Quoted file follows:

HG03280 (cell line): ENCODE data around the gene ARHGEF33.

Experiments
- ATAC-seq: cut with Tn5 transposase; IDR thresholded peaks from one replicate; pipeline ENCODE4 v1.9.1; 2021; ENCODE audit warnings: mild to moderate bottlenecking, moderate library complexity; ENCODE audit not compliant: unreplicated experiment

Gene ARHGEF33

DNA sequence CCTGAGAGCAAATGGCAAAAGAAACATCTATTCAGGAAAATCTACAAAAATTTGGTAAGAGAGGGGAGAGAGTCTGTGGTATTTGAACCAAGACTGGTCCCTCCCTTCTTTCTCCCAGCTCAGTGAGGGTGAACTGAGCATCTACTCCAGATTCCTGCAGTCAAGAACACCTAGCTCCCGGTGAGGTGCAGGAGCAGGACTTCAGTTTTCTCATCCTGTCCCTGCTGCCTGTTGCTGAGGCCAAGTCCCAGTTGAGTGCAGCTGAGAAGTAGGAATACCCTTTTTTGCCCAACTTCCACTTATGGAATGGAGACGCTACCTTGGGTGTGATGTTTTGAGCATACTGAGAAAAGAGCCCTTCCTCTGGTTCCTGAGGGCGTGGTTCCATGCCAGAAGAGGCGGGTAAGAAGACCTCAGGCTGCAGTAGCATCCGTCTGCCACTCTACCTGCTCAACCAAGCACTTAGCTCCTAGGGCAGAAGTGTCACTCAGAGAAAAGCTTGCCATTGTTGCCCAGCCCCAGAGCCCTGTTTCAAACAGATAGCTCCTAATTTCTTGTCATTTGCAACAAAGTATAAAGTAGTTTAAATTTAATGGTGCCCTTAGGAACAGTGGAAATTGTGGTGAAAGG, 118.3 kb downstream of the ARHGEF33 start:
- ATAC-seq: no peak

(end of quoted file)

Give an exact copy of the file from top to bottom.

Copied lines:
HG03280 (cell line): ENCODE data around the gene ARHGEF33.

Experiments
- ATAC-seq: cut with Tn5 transposase; IDR thresholded peaks from one replicate; pipeline ENCODE4 v1.9.1; 2021; ENCODE audit warnings: mild to moderate bottlenecking, moderate library complexity; ENCODE audit not compliant: unreplicated experiment

Gene ARHGEF33

DNA sequence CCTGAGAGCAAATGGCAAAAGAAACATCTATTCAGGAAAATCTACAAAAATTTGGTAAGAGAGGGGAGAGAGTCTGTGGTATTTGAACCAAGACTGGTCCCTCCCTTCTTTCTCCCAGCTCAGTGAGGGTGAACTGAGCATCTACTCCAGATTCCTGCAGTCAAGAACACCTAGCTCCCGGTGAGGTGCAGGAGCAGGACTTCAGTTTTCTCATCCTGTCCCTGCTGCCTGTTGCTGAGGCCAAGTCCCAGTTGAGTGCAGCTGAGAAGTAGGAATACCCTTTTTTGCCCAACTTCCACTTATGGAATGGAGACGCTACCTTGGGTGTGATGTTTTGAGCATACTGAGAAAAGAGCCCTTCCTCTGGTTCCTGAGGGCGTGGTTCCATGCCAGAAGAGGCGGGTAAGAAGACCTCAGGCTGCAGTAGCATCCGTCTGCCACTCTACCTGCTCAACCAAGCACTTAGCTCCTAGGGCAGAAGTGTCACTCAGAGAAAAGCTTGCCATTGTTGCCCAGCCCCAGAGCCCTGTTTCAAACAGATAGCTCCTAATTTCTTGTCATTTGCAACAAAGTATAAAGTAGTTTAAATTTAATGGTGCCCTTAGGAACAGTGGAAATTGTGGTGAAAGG, 118.3 kb downstream of the ARHGEF33 start:
- ATAC-seq: no peak